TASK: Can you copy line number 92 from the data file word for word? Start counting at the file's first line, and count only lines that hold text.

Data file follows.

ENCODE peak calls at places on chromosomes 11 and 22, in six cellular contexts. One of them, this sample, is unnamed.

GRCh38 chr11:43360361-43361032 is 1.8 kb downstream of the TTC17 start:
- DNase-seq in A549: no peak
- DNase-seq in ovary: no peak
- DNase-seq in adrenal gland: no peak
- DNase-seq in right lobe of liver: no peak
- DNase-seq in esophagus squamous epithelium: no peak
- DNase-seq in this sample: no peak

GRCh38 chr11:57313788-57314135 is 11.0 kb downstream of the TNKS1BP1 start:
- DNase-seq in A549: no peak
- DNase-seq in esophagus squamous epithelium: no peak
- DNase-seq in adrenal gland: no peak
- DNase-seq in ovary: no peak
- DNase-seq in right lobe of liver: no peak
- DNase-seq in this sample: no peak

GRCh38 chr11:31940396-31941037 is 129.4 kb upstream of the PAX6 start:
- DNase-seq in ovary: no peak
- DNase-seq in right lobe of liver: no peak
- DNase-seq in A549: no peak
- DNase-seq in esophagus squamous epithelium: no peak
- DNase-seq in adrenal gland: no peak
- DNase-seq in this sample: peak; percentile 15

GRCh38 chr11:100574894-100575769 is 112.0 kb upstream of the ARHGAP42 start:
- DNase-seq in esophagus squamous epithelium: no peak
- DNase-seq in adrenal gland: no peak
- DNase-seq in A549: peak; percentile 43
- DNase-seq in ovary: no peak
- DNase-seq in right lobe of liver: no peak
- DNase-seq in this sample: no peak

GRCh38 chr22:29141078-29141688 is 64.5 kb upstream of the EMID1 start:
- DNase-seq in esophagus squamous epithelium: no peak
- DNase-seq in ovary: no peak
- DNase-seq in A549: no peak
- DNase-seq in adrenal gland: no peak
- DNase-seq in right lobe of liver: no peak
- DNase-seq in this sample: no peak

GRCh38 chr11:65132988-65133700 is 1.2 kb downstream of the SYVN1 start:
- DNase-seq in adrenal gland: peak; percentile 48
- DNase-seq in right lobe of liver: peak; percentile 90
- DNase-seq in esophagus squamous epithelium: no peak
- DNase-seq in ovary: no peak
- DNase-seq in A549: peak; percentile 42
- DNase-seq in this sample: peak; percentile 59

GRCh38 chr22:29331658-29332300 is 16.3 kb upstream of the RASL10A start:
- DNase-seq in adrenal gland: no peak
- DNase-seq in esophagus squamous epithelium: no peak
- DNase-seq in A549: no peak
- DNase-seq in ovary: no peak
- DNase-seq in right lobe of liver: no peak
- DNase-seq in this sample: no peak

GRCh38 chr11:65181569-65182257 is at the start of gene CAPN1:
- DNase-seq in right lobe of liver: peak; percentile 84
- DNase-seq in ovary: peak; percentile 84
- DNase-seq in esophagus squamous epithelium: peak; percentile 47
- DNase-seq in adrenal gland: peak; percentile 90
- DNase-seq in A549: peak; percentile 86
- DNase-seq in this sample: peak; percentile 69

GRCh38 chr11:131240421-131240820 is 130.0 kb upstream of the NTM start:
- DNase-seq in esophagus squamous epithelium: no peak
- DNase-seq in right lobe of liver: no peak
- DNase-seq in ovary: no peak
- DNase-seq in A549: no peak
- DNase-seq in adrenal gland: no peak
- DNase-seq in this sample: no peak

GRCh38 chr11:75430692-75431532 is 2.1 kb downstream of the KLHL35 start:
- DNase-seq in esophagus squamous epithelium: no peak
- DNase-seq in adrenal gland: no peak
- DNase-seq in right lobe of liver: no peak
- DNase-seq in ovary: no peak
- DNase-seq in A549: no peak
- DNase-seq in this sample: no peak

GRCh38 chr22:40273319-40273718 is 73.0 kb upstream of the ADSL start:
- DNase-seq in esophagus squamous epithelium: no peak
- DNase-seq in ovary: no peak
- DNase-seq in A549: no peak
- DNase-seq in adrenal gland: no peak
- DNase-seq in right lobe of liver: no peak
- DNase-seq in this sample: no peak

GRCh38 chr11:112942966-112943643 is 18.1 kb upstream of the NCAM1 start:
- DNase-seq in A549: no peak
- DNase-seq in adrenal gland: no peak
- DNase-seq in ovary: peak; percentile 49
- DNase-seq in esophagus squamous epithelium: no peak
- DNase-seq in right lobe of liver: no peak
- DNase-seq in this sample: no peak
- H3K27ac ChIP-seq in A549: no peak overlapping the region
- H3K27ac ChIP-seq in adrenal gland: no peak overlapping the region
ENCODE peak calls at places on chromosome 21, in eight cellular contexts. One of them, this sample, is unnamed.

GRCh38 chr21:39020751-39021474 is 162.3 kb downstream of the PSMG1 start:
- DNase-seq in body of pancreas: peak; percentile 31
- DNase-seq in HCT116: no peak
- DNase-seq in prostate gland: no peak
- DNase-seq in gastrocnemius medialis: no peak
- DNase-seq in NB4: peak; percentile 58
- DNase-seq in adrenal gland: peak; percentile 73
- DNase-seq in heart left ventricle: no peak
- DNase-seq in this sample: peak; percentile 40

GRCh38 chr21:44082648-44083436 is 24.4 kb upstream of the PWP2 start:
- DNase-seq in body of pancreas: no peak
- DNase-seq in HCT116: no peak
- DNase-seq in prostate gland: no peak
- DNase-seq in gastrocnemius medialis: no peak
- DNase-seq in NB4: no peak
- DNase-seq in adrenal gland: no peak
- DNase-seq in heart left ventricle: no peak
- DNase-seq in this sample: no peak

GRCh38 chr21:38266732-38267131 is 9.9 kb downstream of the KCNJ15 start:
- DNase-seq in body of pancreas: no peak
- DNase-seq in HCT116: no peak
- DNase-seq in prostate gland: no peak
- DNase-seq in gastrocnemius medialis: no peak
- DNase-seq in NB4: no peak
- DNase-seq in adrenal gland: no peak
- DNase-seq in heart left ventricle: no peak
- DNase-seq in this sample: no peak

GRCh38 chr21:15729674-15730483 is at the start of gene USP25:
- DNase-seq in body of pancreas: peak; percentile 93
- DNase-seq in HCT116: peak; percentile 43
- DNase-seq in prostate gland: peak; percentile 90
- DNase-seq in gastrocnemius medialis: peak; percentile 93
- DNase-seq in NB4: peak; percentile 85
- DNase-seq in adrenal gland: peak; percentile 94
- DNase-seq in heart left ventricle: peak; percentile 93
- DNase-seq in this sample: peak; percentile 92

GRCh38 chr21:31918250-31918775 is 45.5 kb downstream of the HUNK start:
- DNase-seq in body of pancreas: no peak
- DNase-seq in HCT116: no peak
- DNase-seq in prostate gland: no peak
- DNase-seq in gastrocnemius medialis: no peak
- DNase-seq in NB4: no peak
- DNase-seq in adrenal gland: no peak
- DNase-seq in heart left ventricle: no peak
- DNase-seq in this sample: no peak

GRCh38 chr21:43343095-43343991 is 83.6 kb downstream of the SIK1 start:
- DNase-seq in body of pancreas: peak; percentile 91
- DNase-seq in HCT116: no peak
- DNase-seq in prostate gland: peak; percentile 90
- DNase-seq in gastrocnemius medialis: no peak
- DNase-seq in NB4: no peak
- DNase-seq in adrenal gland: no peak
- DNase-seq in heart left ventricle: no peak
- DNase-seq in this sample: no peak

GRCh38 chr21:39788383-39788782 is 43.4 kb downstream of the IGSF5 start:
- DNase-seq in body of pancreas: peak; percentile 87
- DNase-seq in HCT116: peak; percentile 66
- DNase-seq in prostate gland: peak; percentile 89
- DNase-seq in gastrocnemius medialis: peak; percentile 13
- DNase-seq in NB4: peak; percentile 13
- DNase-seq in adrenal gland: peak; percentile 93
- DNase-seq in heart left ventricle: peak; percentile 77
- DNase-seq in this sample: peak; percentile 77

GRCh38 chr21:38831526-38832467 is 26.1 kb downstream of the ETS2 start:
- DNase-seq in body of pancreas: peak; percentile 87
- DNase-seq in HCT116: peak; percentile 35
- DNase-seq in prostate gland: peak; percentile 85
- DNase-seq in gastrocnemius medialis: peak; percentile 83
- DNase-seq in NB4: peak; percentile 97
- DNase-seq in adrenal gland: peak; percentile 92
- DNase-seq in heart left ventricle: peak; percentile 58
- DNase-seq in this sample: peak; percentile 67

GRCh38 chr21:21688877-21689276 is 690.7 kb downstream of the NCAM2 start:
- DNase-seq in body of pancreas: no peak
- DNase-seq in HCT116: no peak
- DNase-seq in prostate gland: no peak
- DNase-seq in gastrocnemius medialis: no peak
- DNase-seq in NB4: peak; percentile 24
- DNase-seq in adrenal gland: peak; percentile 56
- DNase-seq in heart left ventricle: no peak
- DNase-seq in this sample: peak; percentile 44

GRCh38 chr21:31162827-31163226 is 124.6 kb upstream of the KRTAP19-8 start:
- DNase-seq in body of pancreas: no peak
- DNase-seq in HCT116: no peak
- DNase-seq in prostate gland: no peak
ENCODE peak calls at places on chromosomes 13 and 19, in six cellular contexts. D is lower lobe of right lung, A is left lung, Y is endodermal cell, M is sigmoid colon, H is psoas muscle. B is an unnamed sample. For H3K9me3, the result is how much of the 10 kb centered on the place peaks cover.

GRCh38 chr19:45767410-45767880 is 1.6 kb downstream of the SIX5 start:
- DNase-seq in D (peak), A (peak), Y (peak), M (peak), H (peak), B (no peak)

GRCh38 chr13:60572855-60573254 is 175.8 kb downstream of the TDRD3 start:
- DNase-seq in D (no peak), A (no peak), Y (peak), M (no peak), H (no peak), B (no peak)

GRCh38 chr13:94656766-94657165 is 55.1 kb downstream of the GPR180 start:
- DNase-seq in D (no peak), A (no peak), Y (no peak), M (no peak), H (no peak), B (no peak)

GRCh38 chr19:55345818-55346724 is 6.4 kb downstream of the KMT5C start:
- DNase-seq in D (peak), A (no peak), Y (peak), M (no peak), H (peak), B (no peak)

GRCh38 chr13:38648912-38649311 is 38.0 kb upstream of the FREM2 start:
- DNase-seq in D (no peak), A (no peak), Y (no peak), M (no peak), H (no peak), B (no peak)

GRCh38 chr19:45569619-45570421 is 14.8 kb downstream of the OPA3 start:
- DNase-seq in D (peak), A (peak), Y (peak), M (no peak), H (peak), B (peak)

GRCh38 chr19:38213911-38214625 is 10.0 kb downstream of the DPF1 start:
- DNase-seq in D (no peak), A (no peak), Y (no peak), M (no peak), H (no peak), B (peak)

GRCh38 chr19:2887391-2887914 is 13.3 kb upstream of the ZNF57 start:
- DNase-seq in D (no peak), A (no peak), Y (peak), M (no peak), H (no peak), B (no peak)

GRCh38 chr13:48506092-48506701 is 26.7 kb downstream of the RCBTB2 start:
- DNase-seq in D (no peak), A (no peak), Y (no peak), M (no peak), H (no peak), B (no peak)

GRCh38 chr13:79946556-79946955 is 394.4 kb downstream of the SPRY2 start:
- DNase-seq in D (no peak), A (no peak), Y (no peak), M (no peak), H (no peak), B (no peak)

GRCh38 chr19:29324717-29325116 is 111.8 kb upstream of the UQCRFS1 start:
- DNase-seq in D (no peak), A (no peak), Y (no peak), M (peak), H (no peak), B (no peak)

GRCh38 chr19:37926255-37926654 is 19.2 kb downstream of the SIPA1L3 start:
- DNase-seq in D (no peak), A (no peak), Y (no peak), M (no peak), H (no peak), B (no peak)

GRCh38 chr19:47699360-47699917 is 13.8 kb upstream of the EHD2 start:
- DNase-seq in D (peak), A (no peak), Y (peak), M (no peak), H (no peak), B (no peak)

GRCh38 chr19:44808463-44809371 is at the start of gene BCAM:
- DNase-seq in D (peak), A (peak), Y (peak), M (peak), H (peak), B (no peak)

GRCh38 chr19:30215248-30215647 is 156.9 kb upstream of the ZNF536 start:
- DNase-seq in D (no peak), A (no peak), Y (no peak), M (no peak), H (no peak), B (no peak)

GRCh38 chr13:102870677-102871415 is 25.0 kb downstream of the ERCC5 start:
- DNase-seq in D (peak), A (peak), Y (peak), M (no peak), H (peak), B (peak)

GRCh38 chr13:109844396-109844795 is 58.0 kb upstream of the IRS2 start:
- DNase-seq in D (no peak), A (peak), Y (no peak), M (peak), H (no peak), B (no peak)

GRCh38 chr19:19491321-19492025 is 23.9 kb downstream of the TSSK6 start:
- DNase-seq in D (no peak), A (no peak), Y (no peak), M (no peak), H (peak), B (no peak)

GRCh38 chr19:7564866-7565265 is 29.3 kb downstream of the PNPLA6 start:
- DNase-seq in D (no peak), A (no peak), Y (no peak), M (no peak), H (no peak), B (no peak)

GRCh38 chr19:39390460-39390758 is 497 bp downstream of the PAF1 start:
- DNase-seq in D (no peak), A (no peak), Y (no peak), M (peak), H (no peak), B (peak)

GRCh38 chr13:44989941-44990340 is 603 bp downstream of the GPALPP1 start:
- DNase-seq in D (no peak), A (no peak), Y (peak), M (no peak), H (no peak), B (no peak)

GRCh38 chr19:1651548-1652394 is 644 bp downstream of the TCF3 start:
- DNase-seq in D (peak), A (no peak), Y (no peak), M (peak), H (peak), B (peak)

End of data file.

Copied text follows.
- DNase-seq in prostate gland: no peak